If legalization works,
how about nationalization?
Legalizing cannabis has reduced the violence associated with illegal pot production, distribution and sales – according to researchers in Norway and the USA (Economics Journal, July 19, 2019). It may be early for Canadians to draw such optimistic conclusions, but this study looked at the legalization of medical marijuana, which has been in effect in many places since the late ‘90s. California legalized medical use back in 1996. We can be forgiven our optimism if we project these benefits into recreational uses – a more massive market than for the medical herb.
What the researchers found was a sharp drop in general crime rates nearest the cartel-dominated pot markets in US states along the border with Mexico. From break-and-enters to homicides, all connected by police to the illicit trade, crime declined. Homicides dropped almost in half, 41%. As the distance from the border grows, this effect declined.
It will be most interesting to note anything similar in Canada, with much of the industry now legal and regulated. While Canadian cannabis had been supplied by criminal elements, we never reached the violence of the cartel-dominated market; Canada was supplied in a big way, depending on the area, by the private enterprise of many small producers.
This connection to organized crime might raise our suspicions of Quebec’s motivation in banning all home growing. Who, we wonder, is being protected – the young, nearby non-consumers, or Quebec’s notorious gangs? This suspicion alone ought to cause our government to re-examine its home-growing ban. There are many ways to protect the young, other than the outright ban which benefits organized crime. Why would the CAQ willingly assist them?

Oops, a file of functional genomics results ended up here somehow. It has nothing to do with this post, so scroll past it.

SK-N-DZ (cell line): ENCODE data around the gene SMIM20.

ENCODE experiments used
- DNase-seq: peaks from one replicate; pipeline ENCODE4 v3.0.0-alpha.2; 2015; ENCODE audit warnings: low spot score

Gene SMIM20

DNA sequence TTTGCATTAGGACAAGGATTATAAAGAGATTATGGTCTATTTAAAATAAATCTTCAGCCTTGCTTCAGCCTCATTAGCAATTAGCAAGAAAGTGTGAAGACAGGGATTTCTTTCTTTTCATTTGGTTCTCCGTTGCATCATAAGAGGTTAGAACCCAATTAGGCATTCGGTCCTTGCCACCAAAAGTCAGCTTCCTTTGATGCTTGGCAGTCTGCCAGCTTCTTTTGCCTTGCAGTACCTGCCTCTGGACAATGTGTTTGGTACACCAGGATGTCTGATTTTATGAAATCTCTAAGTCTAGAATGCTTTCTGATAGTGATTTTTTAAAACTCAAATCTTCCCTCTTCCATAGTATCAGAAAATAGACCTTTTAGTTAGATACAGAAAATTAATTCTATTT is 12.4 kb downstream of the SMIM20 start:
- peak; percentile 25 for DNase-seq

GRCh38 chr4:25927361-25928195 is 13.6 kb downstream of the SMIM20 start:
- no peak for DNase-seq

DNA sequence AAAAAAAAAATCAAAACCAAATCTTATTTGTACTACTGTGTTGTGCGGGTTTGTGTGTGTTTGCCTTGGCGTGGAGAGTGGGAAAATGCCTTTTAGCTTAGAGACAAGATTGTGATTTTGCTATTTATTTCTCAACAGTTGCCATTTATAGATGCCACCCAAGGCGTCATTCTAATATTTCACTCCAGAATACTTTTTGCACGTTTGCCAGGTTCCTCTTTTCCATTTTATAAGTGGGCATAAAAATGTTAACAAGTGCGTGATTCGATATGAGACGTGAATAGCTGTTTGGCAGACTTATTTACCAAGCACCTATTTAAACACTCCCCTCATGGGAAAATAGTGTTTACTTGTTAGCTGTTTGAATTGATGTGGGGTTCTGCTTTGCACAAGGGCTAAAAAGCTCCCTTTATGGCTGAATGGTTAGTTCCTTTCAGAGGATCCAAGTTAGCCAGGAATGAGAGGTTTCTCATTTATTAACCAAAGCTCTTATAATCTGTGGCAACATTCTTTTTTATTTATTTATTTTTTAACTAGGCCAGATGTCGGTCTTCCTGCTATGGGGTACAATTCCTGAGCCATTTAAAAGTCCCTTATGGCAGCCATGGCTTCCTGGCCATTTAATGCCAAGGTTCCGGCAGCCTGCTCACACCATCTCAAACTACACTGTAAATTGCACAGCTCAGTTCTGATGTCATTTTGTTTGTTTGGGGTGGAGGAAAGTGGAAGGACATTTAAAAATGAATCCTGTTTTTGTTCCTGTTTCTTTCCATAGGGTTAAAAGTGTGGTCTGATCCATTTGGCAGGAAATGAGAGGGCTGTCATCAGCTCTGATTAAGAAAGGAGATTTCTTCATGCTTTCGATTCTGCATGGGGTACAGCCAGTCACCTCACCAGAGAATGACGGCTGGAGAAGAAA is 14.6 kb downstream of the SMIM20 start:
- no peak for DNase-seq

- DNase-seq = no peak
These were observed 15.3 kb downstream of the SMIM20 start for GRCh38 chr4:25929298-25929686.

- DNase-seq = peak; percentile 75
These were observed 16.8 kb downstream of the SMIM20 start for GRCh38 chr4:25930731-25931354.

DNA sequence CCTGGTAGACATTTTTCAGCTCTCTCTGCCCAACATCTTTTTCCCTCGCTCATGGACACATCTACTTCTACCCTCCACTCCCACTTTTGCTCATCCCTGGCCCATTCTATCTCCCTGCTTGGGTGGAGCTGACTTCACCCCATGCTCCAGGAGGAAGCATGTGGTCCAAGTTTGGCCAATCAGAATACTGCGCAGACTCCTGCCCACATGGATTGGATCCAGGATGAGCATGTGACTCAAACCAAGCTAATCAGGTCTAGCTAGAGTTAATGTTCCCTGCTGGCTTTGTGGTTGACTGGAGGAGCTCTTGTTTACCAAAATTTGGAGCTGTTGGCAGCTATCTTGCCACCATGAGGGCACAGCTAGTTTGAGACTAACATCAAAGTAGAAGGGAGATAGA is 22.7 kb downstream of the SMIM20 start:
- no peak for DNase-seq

And as more US states join Colorado, California, and Washington in the Canadian approach, will the cartels and their gigantic networks just roll over and die? Unlikely. Therefore, there’s a need to continue studies such as these, as the situation evolves. Canada is one leader in legal production, and creating this technology will give Canadian companies a leg-up, as much of the world moves towards legalization. And American money is already flowing into the Canadian pioneers. We may be repeating our sorry experience with oil: Canada has the goods, but non-national investors bought the keys to the door (and the massive profits). In other words, is Canada again not following nations such as Norway, which used their oil resources and expertise to bring massive funding into the public purse? Will we, good hewers of wood, turn the cannabis keys over again to corporations with head offices elsewhere? By “keys”, we understand “future national profits”.
That raises an interesting speculation: while the government fulfilled its promise of legalization, did it fulfill any mandate to maximize benefits for Canada, say the funding of our entire health system? Wouldn’t that require nationalizing the industry? Or are we again watching the horses as they bolt out the stable door?